Casual Absence Of Defendant On An Inconsequential Date Would Not Render Decision Of Court 'Ex-Parte'- Bombay HC
The Bombay High Court, Nagpur held that a casual absence of the defendant on any inconsequential date would not make a decision of the Court 'ex-parte', the consequence of the absence of a defendant had to be considered.
The Bench of Justice Vinay Joshi observed that "The defendant cannot take disadvantage of his isolated absence on insignificant date to state that the order was ex-parte. In order to assume the character of ex-parte, there must be absence of defendant at the time of hearing, meaning thereby in his absence the Court has proceeded in passing the decree. In short, defendant's voluntary act of not cross examining the party and not advancing arguments, is not capable enough to term the order as 'ex-parte'."
In this case, the Court was dealing with a batch of writ petitions preferred against the order of the Land Acquisition Rehabilitation and Resettlement Authority (Second Authority) whereby the Reference order passed by the First Authority, enhancing the amount of compensation was set aside on the ground that the order was ex-parte decision amenable to set aside under Order IX Rule 13 of the Civil Procedure Code (the Code).
The petitioner's lands were acquired by the Railways (respondent) for Wardha to Nanded Rail Project. The petitioners were dissatisfied with the compensation, made reference under section 64 of the Land Acquisition, Rehabilitation and Resettlement Act, 2013 ('the Act of 2013').
The Issue dealt with was whether the Reference order passed could be treated as an ex-parte to invoke the provisions of Order IX Rule 13 of the Code.
Advocate P.V. Ganediwala for the petitioners contended that the order was purely passed on merits as written statements were filed, evidence affidavits were also filed and moreover, submissions of both the sides were also heard. Therefore, provisions of Order IX Rule 13 would not apply.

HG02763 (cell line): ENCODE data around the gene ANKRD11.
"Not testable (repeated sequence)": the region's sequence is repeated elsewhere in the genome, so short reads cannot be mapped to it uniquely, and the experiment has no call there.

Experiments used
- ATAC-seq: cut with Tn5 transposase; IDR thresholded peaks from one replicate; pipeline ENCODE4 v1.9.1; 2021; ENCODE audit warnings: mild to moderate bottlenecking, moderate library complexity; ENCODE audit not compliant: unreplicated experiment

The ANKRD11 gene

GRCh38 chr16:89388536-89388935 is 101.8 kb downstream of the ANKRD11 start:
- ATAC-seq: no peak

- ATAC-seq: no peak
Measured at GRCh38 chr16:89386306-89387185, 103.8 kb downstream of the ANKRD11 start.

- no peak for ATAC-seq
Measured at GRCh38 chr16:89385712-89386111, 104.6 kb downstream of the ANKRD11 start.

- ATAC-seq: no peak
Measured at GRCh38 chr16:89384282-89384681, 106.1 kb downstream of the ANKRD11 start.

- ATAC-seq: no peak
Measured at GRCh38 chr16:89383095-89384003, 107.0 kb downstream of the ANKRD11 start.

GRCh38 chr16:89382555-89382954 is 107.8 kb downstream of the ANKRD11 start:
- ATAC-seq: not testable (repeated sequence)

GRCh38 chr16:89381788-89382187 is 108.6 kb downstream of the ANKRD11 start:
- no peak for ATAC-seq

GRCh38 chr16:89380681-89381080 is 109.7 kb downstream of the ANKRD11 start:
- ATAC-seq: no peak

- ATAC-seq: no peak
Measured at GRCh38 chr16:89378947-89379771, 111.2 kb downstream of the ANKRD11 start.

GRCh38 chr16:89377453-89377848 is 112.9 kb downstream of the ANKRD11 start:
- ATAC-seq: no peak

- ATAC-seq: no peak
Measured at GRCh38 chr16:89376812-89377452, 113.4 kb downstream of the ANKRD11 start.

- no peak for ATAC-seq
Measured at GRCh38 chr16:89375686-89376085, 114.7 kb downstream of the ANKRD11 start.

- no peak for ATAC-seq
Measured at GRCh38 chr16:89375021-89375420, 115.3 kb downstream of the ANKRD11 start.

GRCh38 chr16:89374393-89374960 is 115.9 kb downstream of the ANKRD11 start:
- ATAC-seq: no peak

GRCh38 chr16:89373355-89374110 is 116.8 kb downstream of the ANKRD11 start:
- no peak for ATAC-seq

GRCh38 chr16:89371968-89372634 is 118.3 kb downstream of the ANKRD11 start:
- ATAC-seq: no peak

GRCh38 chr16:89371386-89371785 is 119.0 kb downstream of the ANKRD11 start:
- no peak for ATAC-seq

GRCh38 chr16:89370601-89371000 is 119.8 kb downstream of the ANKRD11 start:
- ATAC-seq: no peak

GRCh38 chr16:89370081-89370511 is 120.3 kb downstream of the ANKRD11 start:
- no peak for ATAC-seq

Deputy Solicitor General of India N.S. Deshpande, appeared for the respondent and submitted that Advocate Sawarkar was absent on the date of hearing and therefore, order assumed a character of ex-parte as he was prevented by sufficient cause from appearing. Hence, the provisions of Order IX Rule 13 of the Code would apply. It was also submitted that in terms of Section 60(3) of the Act of 2013, the Authority was not bound by the Code but can regulate its own procedure while dealing with the matter.
The Court noted that the on date when the advocate for Railways was not present, the matter was adjourned for final arguments meaning it was an inconsequential date and said that "One has to see as to what was the consequence of defendant's absence on particular date. "
The Court observed that "if Advocate Sawarkar has any grievance that he was not heard, he could have approached to the First Authority, having sufficient time." but he never requested the First Authority for adjourning the case for his arguments. Therefore, the respondent could not take disadvantage of his complete inaction be saying that the matter proceeded ex-parte.
The Court also observed that the respondent was unable to demonstrate as to how the First Authority had acted in defiance with the rules of natural justice and said that "Undoubtedly, one must get a right of hearing but one cannot be compelled to exercise said right. The entire proceeding shows that on each and every stage, the respondent was present before the First Authority, partook in the proceeding and voluntarily abstained from cross-examining the rival. In civil cases one cannot be compelled to do those things. Obviously, if the respondent himself chooses not to exercise his valuable right of cross-examination and advance arguments, then it is not open for him to say that the Authority has not followed the Rules of natural justice."
Further, the Court observed that "The provisions of Order IX Rule 13 of the Code have been introduced to remedied the situation where the defendant is absent meaning thereby the cause was decided in his absence. It is for the reason that, there is no contest due to absence of defendant at the time of hearing. Even if written statement is filed but the defendant remains absent throughout till adjudication then certainly the decision can be termed as an 'ex-parte', however a casual absence of defendant on any intermediate date would not suffice to treat the decision ex-parte."
Therefore, the Court held that the Second Authority had committed a serious error in holding that the order was ex-parte. Since, Order IX Rule 13 of the Code was not applicable, the same Authority has no power to set aside its own order and that the challenge on merits would squarely fall within the competence of the Appellate Forum and not to the same Authority.
Accordingly, the petitions were allowed and the order of the Second Authority was quashed.
Cause Title- Jyoti v. Deputy Chief Engineer (Construction), Central Railway